More than 400 students from Australia and New Zealand have taken up the course at the University of Technology, Sydney (UTS) with hopes of learning about the future of information technology and digital natives.
Key points:Students at UTS have completed a digital literacy course for three yearsThe course is taught by Dr Pauline Siegel, who is also a lecturer at UTSUniversity of Technology students are expected to work towards earning a degree in the field of digital mediaMore than 400 Australian and New Zealander students have taken part in the digital literacy (DLC) programme at UTs digital media school, Digital Learning.
“Digital literacy is a digital culture that involves a more holistic approach to learning and learning experiences.
Our course is designed to deliver this to our students,” Ms Siegel said.”
The course takes the form of a three-year curriculum which focuses on the role of technology and information technology in the Australian and world economies.”
Students are expected, over three years, to work in their chosen field of study and in a digital context, and they will have to work to understand and use technology to achieve their own learning goals.
“This is a very diverse and exciting course, and students are working together across the digital learning continuum to create a vibrant, connected community.”
Ms Siegel is a former assistant professor at the university.
“There’s been a lot of focus on digital literacy over the last few years, but there’s a lot more going on than just that,” she said.”[DLC] is not a one-size-fits-all course, it’s a broader, broader course and we’re really excited about the possibilities that this course has.”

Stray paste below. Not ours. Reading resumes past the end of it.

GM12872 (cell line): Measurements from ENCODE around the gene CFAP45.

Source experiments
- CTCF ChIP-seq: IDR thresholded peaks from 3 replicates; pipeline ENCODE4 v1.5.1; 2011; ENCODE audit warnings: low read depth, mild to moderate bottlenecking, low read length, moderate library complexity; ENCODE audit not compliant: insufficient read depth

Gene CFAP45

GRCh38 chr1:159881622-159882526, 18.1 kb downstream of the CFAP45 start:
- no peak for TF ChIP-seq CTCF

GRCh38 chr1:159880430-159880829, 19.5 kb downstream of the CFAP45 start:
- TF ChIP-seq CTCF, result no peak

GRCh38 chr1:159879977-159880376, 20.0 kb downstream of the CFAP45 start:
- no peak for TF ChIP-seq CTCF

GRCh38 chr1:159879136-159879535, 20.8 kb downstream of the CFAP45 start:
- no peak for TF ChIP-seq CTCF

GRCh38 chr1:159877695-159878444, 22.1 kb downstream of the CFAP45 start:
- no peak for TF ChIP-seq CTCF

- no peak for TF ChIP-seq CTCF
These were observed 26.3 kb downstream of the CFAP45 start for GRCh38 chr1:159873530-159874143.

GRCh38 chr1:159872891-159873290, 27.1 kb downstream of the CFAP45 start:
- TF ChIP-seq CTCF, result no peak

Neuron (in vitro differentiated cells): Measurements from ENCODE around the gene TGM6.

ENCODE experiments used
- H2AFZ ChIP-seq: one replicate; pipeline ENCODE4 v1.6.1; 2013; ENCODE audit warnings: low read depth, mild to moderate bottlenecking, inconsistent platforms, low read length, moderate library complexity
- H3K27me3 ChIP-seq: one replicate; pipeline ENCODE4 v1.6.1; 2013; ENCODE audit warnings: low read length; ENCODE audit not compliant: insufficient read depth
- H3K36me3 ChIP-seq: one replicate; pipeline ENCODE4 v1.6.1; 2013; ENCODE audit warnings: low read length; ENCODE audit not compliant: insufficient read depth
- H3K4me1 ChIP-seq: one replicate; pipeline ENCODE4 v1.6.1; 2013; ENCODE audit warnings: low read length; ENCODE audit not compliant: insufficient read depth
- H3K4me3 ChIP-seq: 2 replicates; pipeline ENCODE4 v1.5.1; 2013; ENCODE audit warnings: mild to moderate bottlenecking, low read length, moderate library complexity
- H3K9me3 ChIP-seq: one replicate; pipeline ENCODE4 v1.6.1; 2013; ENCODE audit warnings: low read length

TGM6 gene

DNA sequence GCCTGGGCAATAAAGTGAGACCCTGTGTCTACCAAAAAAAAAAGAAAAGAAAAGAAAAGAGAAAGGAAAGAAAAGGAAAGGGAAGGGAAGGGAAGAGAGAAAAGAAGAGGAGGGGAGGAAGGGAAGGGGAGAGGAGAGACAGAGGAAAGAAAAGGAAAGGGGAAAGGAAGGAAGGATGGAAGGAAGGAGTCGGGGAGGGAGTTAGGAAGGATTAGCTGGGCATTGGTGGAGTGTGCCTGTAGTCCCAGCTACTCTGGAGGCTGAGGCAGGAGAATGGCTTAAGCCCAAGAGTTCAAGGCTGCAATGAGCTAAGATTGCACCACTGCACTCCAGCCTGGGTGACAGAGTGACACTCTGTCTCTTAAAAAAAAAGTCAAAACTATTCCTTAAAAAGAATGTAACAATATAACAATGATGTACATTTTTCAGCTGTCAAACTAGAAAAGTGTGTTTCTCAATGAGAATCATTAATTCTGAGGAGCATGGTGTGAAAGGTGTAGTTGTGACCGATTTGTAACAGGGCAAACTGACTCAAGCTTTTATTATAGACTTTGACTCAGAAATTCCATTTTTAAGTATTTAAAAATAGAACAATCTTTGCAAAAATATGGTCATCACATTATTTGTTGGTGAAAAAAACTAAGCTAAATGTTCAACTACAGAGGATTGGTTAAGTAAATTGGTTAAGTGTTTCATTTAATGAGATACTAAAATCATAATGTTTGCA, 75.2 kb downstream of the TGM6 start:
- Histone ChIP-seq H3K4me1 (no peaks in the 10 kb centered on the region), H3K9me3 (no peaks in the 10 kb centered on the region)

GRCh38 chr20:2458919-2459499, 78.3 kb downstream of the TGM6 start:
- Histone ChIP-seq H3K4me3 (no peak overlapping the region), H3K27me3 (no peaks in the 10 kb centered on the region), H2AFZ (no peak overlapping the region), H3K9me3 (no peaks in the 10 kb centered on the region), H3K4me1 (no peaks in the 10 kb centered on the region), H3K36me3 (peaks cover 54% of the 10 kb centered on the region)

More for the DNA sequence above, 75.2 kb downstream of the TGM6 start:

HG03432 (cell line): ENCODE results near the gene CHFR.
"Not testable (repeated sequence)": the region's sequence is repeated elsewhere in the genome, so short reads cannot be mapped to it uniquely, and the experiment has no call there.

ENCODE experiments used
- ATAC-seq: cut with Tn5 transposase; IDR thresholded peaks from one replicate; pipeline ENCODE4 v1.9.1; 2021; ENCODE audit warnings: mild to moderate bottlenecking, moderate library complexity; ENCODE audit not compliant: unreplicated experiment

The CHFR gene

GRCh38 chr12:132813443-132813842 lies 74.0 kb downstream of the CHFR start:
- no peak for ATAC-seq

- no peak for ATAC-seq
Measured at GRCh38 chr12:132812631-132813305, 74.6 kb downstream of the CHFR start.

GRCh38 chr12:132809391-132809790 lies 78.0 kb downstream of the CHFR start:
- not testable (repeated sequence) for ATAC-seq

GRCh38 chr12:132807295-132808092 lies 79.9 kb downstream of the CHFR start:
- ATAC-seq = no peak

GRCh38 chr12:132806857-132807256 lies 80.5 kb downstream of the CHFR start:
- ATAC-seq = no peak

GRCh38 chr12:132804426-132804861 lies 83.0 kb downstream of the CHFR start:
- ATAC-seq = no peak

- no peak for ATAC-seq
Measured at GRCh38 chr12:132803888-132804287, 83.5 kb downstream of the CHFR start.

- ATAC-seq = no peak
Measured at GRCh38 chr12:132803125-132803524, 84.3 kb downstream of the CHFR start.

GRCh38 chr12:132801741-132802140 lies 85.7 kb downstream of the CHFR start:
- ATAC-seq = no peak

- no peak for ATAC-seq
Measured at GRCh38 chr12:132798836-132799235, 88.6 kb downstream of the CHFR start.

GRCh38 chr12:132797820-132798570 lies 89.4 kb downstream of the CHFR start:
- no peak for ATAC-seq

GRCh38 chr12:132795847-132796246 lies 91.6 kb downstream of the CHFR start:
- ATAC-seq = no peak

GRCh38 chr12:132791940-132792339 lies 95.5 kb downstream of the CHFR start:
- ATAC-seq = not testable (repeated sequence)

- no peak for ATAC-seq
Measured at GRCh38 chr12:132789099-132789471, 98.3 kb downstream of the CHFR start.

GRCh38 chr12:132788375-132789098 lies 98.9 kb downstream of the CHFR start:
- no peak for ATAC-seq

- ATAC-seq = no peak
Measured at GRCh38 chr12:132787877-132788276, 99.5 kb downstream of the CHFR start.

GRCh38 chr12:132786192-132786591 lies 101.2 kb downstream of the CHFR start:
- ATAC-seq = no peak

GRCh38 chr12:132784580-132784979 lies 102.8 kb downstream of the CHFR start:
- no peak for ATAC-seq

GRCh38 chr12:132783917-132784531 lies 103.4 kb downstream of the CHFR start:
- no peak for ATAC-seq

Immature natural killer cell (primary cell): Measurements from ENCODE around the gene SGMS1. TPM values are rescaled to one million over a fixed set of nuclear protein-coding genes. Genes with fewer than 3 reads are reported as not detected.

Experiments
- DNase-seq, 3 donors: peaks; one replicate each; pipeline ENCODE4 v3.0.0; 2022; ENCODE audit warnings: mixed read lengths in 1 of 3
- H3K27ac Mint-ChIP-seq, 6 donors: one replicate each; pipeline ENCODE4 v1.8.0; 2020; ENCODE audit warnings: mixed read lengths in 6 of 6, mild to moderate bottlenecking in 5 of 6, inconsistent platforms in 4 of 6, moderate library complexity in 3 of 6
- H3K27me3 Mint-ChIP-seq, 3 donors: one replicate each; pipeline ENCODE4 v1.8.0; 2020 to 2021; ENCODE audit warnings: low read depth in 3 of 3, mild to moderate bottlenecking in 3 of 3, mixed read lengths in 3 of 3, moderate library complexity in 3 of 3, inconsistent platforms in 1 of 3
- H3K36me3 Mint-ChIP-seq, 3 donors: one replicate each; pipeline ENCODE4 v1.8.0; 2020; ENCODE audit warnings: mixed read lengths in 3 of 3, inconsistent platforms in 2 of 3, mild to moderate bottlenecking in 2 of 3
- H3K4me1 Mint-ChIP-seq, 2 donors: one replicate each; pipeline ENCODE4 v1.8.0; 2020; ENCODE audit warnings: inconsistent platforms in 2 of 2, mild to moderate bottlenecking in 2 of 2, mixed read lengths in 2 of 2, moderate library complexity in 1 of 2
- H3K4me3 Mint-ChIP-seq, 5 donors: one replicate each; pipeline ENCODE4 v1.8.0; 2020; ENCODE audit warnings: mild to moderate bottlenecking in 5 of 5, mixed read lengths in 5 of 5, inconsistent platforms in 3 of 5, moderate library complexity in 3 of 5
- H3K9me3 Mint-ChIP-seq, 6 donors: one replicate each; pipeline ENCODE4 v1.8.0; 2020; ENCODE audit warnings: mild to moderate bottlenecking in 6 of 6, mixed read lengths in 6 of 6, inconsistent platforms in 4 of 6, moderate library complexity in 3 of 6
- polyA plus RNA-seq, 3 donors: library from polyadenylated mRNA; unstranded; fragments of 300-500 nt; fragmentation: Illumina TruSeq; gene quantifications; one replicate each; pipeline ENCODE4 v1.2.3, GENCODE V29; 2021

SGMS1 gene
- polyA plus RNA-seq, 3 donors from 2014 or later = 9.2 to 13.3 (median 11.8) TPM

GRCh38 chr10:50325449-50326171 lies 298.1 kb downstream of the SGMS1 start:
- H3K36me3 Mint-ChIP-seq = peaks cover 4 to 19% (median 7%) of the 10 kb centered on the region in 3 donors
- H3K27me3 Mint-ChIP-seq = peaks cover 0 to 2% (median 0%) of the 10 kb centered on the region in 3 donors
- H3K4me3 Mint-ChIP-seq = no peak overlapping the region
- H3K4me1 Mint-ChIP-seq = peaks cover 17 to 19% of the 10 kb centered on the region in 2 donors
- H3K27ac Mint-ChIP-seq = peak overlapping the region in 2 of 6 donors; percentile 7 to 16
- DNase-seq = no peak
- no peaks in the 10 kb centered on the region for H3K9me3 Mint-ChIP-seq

The course has been funded by the University Grants Council and the National Council for the Arts and the Humanities.
The course was taught by Professor Pauline Schlosser, who teaches a course called ‘Digital Learning in a Digital World’, and is also the lecturer at the school.
“We want students to learn in an environment where they can get access to the technology and content that is essential to their future careers and careers in digital media,” she told news.com.au.
“I think there are some of our students that are already working in the industry and there are other students who are very new to the industry, so we want to work with them to get them up to speed in the knowledge they need to be able to work for their employers.”
Digital learning is a topic of interest for many young people, particularly those working in technology, with many of the courses being taught by women.
“It’s really a new field to us and it’s not just for young people because it’s an entirely different profession, it requires a lot to be in,” Ms Schlossers said.
Professor Schlosses digital media education course is part of a wider curriculum that includes a ‘digital arts’ course, which is a mixture of music, film and video.
“My research focuses on how the internet has shaped our world, how it’s shaping the way we see the world, and how that can shape our cultural lives,” she explained.
“But also we look at what the future looks like, so how do we create a digital world where people feel at home, where they feel safe, where their identity is protected and where they have access to information?”
“We’re creating a space where young people can be empowered and empowered to create their own digital spaces and identities,” she added.
The online course is a collaboration between UTS, the National College of Music, the Arts Council of New South Wales, the Australian Music Publishers Association and the New South Welsh Council.
The program has already attracted students from around the world.
“You can find out about our course online and if you’re interested in learning more about our curriculum, then you can come to our office on Thursday or Friday to register and speak to one of our digital media students,” Professor Schlossher said.
The course begins on October 6 and will last three years.
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